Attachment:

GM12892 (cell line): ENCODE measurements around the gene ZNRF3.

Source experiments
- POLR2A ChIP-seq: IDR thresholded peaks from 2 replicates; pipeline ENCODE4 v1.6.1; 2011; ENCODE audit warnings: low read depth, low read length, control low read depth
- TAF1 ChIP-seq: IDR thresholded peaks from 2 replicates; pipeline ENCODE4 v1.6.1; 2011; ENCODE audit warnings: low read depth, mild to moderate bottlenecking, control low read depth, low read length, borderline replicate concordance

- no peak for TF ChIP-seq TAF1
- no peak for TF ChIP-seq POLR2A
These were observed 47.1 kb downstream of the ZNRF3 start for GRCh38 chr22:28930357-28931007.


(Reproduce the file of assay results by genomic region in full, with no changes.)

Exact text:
GM12892 (cell line): ENCODE measurements around the gene ZNRF3.

Source experiments
- POLR2A ChIP-seq: IDR thresholded peaks from 2 replicates; pipeline ENCODE4 v1.6.1; 2011; ENCODE audit warnings: low read depth, low read length, control low read depth
- TAF1 ChIP-seq: IDR thresholded peaks from 2 replicates; pipeline ENCODE4 v1.6.1; 2011; ENCODE audit warnings: low read depth, mild to moderate bottlenecking, control low read depth, low read length, borderline replicate concordance

- no peak for TF ChIP-seq TAF1
- no peak for TF ChIP-seq POLR2A
These were observed 47.1 kb downstream of the ZNRF3 start for GRCh38 chr22:28930357-28931007.